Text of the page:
Here is a poetry book I recommend for use in the classroom—especially during Women’s History Month.
MORE SPICE THAN SUGAR: POEMS ABOUT FEISTY FEMALES
Compiled by Lillian Morrison
Illustrated by Ann Boyajian
Houghton Mifflin, 2001
This substantial anthology for children in the upper elementary grades and middle school contains forty-five poems about famous women of the past and present: Amelia Earhart, Clara Barton, Molly Pitcher, Anne Frank, oceanographer Dr. Sylvia Earle, Elizabeth Blackwell, Jeanne d’Arc, artist Georgia O’Keeffe, Rosa Parks, Harriet Tubman, Fannie Lou Hamer, and several Olympic medalists It also has poems about women and girls playing sports, traveling west as pioneers, making music—and poems about females with a can do attitude and a desire to achieve. Adult and children’s poets whose works can be found in this book include Emily Dickinson, Stanley Kunitz, Marianne Moore, Alice Walker, Nikki Giovanni, Felice Holman, Lillian Morrison, J. Patrick Lewis, X. J. Kennedy, and Ann Turner.
More Spice than Sugar has a nice mix of serious poems and those that are lighthearted in nature. Most of them are written in free verse. Many of the poems Morrison selected for this book can’t be found in other anthologies.
More Spice than Sugar is divided into three sections: When I Am Me, She’s a Winner, and Against All Odds. In the back matter, Morrison includes “Notes” about the real “feisty females” who were written about in the poems.
One of the most touching pieces in the book is Where Are You?, a poem of address in which the writer speaks to Anne Frank. It would be a fine poem to share with children after reading The Diary of Anne Frank or a biography about her.
Here’s an excerpt from the poem:
From Where Are You?
By Marjorie Agosin
(translated from the Spanish by Monica Bruno)
though each of us
is not an everlasting flower,
we are looking for you
as though you were still alive,
still sailing along, in your party dress,
putting into shore through
and your sparkling bicycle
were still waiting for you on the blue piers.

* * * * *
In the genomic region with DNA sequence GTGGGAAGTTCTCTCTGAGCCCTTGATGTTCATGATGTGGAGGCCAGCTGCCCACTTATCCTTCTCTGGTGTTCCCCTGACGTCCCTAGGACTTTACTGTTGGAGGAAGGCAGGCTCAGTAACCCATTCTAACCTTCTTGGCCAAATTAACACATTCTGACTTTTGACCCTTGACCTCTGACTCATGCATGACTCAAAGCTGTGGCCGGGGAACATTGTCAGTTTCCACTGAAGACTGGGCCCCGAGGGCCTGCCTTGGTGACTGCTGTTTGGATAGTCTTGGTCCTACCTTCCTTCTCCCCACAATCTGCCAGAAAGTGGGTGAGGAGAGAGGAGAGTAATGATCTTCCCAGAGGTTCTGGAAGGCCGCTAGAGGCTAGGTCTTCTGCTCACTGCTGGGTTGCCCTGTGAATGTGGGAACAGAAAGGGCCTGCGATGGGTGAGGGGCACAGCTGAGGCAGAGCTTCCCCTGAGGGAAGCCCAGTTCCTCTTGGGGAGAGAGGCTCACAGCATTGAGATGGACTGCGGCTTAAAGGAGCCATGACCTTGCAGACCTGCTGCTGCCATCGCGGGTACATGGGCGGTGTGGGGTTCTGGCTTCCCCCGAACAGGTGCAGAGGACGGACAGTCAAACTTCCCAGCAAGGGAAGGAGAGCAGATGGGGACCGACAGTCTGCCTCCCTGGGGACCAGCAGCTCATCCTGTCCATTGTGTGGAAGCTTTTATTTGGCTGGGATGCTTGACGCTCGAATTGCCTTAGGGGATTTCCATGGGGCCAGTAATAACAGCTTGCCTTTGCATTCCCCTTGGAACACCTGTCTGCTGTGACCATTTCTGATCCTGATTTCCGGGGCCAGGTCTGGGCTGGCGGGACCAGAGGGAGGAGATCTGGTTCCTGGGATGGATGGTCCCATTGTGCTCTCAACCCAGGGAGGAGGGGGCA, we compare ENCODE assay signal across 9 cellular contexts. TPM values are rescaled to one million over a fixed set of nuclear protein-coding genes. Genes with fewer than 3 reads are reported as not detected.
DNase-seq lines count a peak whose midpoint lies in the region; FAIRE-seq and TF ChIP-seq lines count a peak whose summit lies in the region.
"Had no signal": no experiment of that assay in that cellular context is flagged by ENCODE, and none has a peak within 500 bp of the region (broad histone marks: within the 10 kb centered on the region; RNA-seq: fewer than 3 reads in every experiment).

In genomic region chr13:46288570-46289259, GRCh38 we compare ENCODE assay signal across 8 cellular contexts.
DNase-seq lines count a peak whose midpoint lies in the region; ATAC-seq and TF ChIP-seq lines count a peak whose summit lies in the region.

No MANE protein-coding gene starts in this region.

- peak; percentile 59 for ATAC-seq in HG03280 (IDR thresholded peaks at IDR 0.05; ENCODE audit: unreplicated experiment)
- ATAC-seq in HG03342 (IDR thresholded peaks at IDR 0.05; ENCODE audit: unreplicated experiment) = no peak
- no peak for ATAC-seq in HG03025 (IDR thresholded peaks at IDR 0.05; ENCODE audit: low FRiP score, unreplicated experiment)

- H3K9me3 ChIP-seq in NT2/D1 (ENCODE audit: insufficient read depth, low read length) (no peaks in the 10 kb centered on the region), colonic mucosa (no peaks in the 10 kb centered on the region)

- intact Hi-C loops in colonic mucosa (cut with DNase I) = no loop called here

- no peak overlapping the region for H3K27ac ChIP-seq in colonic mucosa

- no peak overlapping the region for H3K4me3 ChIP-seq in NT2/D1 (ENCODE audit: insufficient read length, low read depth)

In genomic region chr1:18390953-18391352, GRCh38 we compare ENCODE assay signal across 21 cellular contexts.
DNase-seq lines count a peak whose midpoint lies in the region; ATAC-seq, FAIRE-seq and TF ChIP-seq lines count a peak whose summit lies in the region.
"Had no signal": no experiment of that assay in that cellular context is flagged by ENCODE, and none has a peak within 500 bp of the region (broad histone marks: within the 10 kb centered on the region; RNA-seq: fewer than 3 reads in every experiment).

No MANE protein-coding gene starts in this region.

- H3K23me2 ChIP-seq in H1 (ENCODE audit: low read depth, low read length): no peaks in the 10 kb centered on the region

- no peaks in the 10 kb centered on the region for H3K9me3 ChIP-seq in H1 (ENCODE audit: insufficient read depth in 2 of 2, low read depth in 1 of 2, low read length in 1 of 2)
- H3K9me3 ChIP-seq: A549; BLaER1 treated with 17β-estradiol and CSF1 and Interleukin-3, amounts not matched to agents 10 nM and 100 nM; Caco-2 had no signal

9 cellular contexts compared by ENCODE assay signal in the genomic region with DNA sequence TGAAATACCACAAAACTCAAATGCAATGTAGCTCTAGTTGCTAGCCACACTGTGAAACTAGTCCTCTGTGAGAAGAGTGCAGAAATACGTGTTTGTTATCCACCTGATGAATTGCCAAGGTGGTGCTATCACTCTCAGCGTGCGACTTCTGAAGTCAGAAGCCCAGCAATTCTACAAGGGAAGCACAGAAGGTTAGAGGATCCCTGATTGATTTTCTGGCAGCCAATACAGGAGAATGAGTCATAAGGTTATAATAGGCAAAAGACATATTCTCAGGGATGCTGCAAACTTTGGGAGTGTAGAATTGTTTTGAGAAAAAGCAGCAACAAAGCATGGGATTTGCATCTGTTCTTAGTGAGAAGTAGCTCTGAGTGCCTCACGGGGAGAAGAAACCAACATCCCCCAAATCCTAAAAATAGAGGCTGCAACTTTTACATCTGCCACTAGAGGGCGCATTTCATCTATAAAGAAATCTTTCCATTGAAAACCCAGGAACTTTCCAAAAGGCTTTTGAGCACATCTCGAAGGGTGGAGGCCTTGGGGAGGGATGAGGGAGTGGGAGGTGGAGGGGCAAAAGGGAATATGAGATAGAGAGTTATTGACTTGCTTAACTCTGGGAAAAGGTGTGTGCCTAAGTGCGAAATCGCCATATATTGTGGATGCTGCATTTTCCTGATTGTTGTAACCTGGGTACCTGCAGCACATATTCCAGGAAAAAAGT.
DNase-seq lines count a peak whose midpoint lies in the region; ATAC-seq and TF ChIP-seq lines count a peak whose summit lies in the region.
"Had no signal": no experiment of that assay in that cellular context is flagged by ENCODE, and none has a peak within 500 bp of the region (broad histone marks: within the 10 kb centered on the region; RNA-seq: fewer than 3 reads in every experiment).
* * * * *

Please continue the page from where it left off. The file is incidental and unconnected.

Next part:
Here’s an excerpt from another poem in the book about Dr. Sylvia Earle, marine biologist, oceanographer, and author. It would be great to share this poem with students before or after reading one of her nonfiction books for children.
From Sylvia Earle: Deep Ocean Explorer
By Bobbi Katz
Her eyes might gaze
but not for her the lure of Mars.
She’s challenged by a different place,
just as unknown as outer space.
Not for her the stratosphere
but a life-filled, liquid atmosphere—
where she can…be a pioneer!
Read your students Kathleen Krull’s inspiring picture book biography Wilma Unlimited: How Wilma Rudolph Became the World’s Fastest Female and then read them the following poem from More Spice than Sugar:
From Wilma Rudolph
(Who Won Three Gold Medals in the 1960 Olympics)
By Grace Butcher
She was the one who seemed
to run in the sky
legs from nothing,
her feet surrounded by air…
Her knees bumped into clouds.
Her arms pushed the wind
out of the way.
Emily Dickinson speaks out to us from the pages of this poetry book:
From [The Poet Emily]
They shut me up in prose—
As when a little Girl
They put me in a Closet—
Because they liked me “still”—
Also included in More Spice than Sugar is Sam Cornish’s poem about Fannie Lou Hamer and voting rights.
From Fannie Lou Hamer
By Sam Cornish
to the bottom
of the river
for wanting less
There are also poems that add levity to this anthology—including a humorous one by X. J. Kennedy entitled The Girl Who Makes the Cymbals Bang. The poem is about a young girl who convinces her music teacher that a female has enough strength to crash cymbals together...that a girl can do the job as well as any boy.
From The Girl Who Makes the Cymbals Bang
By X. J. Kennedy
…Though I complained,
Our teacher Mister Cash
Said, “Sorry, girls don’t have the strength
To come up with a crash.”
“Oh yeah?” said I. “Please give them here!”
And there and then, I slammed
Together those brass plates so hard
His eardrums traffic-jammed.
The girl proves her point…and becomes the one to give “each song a real smash ending.”
More Spice than Sugar would definitely make an excellent classroom poetry resource—one tailor-made for Women’s History Month.
Looking for more resources? Check out my earlier post Book Lists & Other Resources for Women’s History Month.